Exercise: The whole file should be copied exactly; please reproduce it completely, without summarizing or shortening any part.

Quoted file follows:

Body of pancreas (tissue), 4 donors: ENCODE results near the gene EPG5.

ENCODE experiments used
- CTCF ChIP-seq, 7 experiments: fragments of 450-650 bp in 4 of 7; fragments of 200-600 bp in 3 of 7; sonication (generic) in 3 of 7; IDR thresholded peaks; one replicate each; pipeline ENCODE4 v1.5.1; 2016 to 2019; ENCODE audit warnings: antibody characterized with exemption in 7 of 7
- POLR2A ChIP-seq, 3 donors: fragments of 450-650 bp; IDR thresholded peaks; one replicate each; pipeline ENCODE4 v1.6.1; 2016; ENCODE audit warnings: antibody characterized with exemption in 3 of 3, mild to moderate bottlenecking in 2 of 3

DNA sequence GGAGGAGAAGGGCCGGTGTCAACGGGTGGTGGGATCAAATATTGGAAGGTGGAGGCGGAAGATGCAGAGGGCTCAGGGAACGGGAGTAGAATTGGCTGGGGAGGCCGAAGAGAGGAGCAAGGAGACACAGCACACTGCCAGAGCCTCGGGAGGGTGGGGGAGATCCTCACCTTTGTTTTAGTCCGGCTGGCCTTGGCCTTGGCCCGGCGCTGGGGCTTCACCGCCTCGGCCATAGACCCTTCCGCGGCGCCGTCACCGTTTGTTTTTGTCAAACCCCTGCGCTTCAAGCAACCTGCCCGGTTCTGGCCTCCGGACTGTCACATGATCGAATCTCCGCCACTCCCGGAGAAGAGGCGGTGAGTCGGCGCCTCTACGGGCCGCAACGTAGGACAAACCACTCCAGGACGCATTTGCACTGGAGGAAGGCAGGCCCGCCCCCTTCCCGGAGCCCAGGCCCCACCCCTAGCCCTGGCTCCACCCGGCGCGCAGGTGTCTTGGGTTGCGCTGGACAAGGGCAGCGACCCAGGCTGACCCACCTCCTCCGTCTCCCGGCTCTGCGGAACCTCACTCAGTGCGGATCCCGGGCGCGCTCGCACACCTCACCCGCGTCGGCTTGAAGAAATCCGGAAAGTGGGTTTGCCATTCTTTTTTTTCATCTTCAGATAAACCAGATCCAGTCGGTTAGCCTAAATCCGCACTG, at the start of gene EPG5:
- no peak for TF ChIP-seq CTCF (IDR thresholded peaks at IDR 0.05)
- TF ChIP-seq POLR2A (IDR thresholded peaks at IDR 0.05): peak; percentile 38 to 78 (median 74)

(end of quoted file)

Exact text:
Body of pancreas (tissue), 4 donors: ENCODE results near the gene EPG5.

ENCODE experiments used
- CTCF ChIP-seq, 7 experiments: fragments of 450-650 bp in 4 of 7; fragments of 200-600 bp in 3 of 7; sonication (generic) in 3 of 7; IDR thresholded peaks; one replicate each; pipeline ENCODE4 v1.5.1; 2016 to 2019; ENCODE audit warnings: antibody characterized with exemption in 7 of 7
- POLR2A ChIP-seq, 3 donors: fragments of 450-650 bp; IDR thresholded peaks; one replicate each; pipeline ENCODE4 v1.6.1; 2016; ENCODE audit warnings: antibody characterized with exemption in 3 of 3, mild to moderate bottlenecking in 2 of 3

DNA sequence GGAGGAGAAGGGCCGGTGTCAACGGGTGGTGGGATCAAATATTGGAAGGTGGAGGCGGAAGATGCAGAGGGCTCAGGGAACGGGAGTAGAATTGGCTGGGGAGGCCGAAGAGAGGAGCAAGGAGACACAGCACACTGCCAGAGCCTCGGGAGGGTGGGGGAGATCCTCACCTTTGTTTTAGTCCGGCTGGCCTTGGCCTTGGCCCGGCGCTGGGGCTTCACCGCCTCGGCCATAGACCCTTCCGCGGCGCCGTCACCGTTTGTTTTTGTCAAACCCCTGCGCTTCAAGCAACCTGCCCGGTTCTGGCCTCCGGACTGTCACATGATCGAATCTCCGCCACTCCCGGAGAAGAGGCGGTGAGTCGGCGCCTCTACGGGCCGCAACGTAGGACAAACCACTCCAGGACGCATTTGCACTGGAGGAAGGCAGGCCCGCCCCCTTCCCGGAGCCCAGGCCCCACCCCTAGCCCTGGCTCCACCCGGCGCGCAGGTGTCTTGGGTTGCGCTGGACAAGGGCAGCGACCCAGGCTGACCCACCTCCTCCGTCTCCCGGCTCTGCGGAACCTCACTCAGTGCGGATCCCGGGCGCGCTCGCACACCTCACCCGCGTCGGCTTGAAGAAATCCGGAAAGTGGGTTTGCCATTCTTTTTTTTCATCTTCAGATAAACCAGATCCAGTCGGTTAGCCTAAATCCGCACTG, at the start of gene EPG5:
- no peak for TF ChIP-seq CTCF (IDR thresholded peaks at IDR 0.05)
- TF ChIP-seq POLR2A (IDR thresholded peaks at IDR 0.05): peak; percentile 38 to 78 (median 74)